Psalm 49:8
(For the redemption of their soul is precious, and it ceaseth for ever:)
Jump to: BarnesBensonBICalvinCambridgeClarkeDarbyEllicottExpositor'sExp DctGaebeleinGSBGillGrayGuzikHaydockHastingsHomileticsJFBKDKellyKingLangeMacLarenMHCMHCWParkerPoolePulpitSermonSCOTTBTODWESTSK
(8) For.—This verse is rightly placed in a parenthesis. “Soul” is the animal life, as generally, and here necessarily from the context. There is no anticipation of the Christian scheme of redemption from sin. A ransom which could buy a man from death, as one redeems a debtor or prisoner, would be beyond the means of the wealthiest, even if nature allowed such a bargain.

It ceaseth for ever.—This is obscure. It may mean, either the ransom utterly fails, or the life utterly perishes, and so cannot be ransomed. Or, as in the Prayer Book version, the verb may be taken transitively, “he lets that alone for ever.” The first of these is the simplest, and most agreeable to the context.

49:6-14 Here is a description of the spirit and way of worldly people. A man may have wealth, and may have his heart enlarged in love, thankfulness, and obedience, and may do good with it. Therefore it is not men's having riches that proves them to be worldly, but their setting their hearts upon them as the best things. Worldly men have only some floating thoughts of the things of God, while their fixed thoughts, their inward thoughts, are about the world; that lies nearest the heart. But with all their wealth they cannot save the life of the dearest friend they have. This looks further, to the eternal redemption to be wrought out by the Messiah. The redemption of the soul shall cost very dear; but, being once wrought, it shall never need to be repeated. And he, the Redeemer, shall rise again before he sees corruption, and then shall live for evermore, Re 1:18. This likewise shows the folly of worldly people, who sell their souls for that which will never buy them. With all their wealth they cannot secure themselves from the stroke of death. Yet one generation after another applaud their maxims; and the character of a fool, as drawn by heavenly Wisdom itself, Lu 12:16-21, continues to be followed even among professed Christians. Death will ask the proud sinner, Where is thy wealth, thy pomp? And in the morning of the resurrection, when all that sleep in the dust shall awake, the upright shall be advanced to the highest honour, when the wicked shall be filled with everlasting shame and contempt, Da 12:2. Let us now judge of things as they will appear in that day. The beauty of holiness is that alone which the grave cannot touch, or damage.For the redemption of their soul is precious - The word "soul" here means "life," and not the immortal part. The only question which the psalmist here considers is the value of wealth in preserving "life," or in saving man from the grave. The phrase, ""their" soul," refers doubtless to the man and his brother, as alluded to in the previous verse. The idea is that neither can the man of wealth ransom his own life from the grave, nor the life of his brother. Wealth can save neither of them. The word "precious" means "costly," "valuable." The word is applied 1 Kings 10:2, 1 Kings 10:10-11 to gems, and then to the costlier kinds of stones employed in building, as marble and hewn-stones, 2 Chronicles 3:6. Compare the notes at Psalm 36:7. The idea here is, that the rescue of the life, or the saving from the grave, would be too "costly;" it would be beyond the power of all wealth to purchase it; no amount of silver or gold, or raiment, or precious stones, could "constitute" a sufficient "price" to secure it.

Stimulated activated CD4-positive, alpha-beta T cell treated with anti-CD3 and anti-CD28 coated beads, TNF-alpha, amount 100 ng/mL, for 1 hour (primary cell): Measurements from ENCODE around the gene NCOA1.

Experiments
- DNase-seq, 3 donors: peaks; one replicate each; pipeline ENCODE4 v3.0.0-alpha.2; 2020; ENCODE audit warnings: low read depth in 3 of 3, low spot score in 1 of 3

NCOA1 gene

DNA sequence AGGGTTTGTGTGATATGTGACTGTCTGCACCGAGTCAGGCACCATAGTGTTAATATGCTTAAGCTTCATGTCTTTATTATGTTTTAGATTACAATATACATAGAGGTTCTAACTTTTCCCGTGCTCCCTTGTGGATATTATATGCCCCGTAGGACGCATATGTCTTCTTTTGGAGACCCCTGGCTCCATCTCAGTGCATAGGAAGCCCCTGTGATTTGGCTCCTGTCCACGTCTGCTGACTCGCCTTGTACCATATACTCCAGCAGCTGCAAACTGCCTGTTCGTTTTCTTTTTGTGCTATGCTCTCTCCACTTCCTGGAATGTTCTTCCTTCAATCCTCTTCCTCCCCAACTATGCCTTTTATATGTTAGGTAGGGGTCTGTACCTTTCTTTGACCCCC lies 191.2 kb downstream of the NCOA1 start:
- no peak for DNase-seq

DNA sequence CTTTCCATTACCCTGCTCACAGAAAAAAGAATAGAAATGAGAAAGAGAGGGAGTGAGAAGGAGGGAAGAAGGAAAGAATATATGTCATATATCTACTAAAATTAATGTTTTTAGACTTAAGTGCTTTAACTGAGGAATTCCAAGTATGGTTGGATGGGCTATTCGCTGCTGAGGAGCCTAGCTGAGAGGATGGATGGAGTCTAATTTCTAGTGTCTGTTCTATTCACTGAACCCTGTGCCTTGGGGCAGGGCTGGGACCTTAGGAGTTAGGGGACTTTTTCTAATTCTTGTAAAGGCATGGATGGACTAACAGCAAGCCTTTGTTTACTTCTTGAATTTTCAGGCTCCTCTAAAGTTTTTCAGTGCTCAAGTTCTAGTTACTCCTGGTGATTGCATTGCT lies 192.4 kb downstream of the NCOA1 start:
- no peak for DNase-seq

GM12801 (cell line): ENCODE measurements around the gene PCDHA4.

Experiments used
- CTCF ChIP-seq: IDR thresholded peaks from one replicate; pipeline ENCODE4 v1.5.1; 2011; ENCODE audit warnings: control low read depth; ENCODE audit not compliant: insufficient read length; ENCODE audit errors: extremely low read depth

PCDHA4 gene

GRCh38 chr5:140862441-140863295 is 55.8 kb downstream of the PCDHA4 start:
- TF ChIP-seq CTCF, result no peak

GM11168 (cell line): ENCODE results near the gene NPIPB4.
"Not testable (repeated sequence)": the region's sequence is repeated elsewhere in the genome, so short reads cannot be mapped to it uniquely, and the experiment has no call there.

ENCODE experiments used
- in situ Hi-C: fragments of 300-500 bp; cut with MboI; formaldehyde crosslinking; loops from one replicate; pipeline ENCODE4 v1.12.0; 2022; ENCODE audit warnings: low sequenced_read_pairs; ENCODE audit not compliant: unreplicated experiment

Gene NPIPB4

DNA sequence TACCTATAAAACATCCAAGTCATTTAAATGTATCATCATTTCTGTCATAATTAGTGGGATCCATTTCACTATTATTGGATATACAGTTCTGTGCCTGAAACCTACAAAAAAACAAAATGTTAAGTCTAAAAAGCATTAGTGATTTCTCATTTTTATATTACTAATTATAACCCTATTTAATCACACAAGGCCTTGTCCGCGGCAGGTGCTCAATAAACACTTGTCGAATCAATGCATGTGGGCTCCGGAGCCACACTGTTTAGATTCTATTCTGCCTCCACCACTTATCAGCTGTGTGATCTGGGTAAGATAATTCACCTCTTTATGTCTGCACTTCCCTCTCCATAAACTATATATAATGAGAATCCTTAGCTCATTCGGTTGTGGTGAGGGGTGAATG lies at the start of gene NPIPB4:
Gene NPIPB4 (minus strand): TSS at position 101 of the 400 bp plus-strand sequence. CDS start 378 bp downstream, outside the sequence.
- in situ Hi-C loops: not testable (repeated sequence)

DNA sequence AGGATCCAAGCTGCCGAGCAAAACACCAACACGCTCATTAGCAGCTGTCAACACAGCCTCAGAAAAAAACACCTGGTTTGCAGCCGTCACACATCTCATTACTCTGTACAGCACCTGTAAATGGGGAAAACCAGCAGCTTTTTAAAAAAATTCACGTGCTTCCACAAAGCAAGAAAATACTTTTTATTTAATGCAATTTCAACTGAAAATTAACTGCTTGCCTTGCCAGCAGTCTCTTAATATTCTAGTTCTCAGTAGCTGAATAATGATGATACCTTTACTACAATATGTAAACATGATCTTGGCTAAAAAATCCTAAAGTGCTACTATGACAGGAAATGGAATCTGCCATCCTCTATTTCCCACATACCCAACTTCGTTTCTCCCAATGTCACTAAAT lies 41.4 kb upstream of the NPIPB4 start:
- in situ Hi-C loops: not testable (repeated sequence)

And it ceaseth for ever - That is, Wealth forever comes short of the power necessary to accomplish this. It has always been insufficient; it always "will" be. There is no hope that it "ever" will be sufficient; that by any increase in the amount - or by any change in the conditions of the bargain - property or riches can avail for this. The whole matter is perfectly "hopeless" as to the power of wealth in saving one human being from the grave. It must always "fail" in saving a man from death. The word rendered "ceaseth" - חדל châdal - means "to leave off, to desist, to fail," Genesis 11:8; Exodus 9:34; Isaiah 2:22. As there is no allusion here to the redemption of the "soul" - the immortal part - this passage affirms nothing in regard to the fact that the work of redemption by the Saviour is completed or finished, and that an atonement cannot be made again, which is true; nor to the fact that when salvation through that atonement is rejected, all hope of redemption is at an end, which is also true. But though there is, originally, no such reference here, the "language" is such as is "adapted" to express that idea. In a much higher and more important sense than any which pertains to the power of wealth in saving from the grave, it is true tint the work of the atonement ceased for ever when the Redeemer expired on the cross, and that all hope of salvation ceases forever when the atonement is rejected, and when man refuses to be saved by his blood; nothing then can save the soul. No other sacrifice will be made, and when a man has finally rejected the Saviour, it may be said in the highest sense of the term, that the redemption of the soul is too costly to be effected by any other means, and that all hope of its salvation "has ceased" forever.